And the ability from there to be able to snap out to another Pega system, snap out to your SAP, or your ServiceNow system, embed ourselves in a Salesforce front end - that ability to be fluid and to be a fabric is something that we've been working on tremendously, for a couple of reasons. One, we think that's entirely the way the world is going. And two, as businesses and technologists move more to microservices, you really need something that brings them together, and ensures that there's a reliable transactionality that we've taken for granted in historical technology stacks, but now must be done differently going forward.

Embracing low-code

Low-code is the buzzword du jour, with most process driven SaaS vendors seeking to offer some sort of capability. The use cases for these are still in their infancy and we don't have many to offer as examples, so it's worth recognizing that this market still has some maturing to do. But Pega sees opportunity in its low code approach, again seeking to bridge the gap between multiple applications, without breaking the process logic. 

The announcements for the platform this week include: 

  • Easier-to-use low-code design capabilities - Pega aims to take the complexity and guesswork out of UI design by making it easier for enterprise users to create "elegant app interfaces". This prescriptive approach claims to provide an extensible library of reusable design templates in App Studio based on proven best practices. This should let business users focus their attention on modeling and configuring the application while the optimal design layout is intuitively rendered in parallel as they build. In addition, Pega says that interface branding elements are customizable, enabling users to automatically set their brand guidelines across the entire app.

  • Context-aware APIs that dynamically update as processes change - Unlike traditional static APIs, enhanced Pega Digital Experience (DX) APIs claim to automatically adjust all connected front-end interfaces when changes are made to its core back-end process - all without rewriting any code. For example, if a bank uses Pega to update an existing loan application process with a new data field, Pega DX API should dynamically render the new field across all connected channels, such as the web or mobile interface. This aims to free front-end designers from having to recode front-end interfaces with every new back-end process change, saving a significant amount of time.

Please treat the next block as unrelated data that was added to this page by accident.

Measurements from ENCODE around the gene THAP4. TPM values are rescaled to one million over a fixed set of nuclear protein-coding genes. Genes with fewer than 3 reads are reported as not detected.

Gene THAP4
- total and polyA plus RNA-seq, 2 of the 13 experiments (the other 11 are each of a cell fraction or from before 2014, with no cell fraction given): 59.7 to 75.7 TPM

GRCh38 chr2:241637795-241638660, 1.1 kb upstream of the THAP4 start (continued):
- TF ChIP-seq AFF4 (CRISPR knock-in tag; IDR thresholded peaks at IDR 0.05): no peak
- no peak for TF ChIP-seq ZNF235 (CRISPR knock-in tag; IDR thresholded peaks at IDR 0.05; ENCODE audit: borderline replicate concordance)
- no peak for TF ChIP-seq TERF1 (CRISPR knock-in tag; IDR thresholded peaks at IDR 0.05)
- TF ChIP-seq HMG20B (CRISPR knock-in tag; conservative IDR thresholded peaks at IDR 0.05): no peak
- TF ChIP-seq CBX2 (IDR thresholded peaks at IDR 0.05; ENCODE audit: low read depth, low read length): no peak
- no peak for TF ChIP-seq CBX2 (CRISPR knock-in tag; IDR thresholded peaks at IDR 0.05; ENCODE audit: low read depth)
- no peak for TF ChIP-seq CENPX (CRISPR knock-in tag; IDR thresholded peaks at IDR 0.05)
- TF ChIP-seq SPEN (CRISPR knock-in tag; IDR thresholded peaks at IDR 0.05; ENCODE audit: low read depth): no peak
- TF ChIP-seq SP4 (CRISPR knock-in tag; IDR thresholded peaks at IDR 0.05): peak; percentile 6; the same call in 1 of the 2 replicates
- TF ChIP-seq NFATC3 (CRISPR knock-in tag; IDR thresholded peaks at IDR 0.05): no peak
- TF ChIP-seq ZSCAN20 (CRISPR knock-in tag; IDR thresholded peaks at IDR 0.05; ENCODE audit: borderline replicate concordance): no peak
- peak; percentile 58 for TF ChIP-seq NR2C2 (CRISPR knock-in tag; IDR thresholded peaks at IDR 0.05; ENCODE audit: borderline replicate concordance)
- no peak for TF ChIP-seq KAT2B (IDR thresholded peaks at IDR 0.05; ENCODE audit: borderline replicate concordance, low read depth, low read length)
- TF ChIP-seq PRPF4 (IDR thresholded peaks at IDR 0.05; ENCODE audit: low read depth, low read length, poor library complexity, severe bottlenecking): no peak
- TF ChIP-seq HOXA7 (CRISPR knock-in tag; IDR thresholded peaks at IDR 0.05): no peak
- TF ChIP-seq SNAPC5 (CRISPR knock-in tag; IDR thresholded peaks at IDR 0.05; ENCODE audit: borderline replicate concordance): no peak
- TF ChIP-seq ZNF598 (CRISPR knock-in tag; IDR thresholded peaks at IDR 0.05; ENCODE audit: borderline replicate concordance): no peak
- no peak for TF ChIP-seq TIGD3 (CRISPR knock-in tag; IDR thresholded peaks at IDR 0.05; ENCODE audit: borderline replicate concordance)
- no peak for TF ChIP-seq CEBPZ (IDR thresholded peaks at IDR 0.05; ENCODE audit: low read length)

It's this last point that Don Schuerman, CTO at Pega, was keen to highlight, given the benefits it could bring to those seeking to make use of low code capabilities. He said: 

What's powerful about the DX API and what I think is pretty unique about it is we're not just providing static data back to the front end. The API is actually providing contextual information about the process and what is needed, and this allows the front end developer to focus entirely on the layout of the screen, the design, rather than having to code and track the process logic and the process context in the front end. 

The other approach to doing this, basically leads to you building front ends that replicate your process logic that we want to have in the centre - because the DX API can pass that process information into the front end, I can keep my process change central and have that front end dynamically respond. So we've got clients who are live with this using Pega processes in their front end user experiences and in some cases embedded into things like their Salesforce applications. And it's really powerful because I can go add a field or add a step to a process in Pega and that field automatically appears in the front end without the front end developer having to change anything. 

So I think this is pretty unique and pretty important as we think about taking these processes and embedding them across multiple channels for a client.

My take

We will be tuning into the Pega event this week to listen in to the customer sessions, to get a clearer understanding of how these capabilities are playing out in the real world. That's where the real test lies, so keep your eyes peeled for updates throughout the week.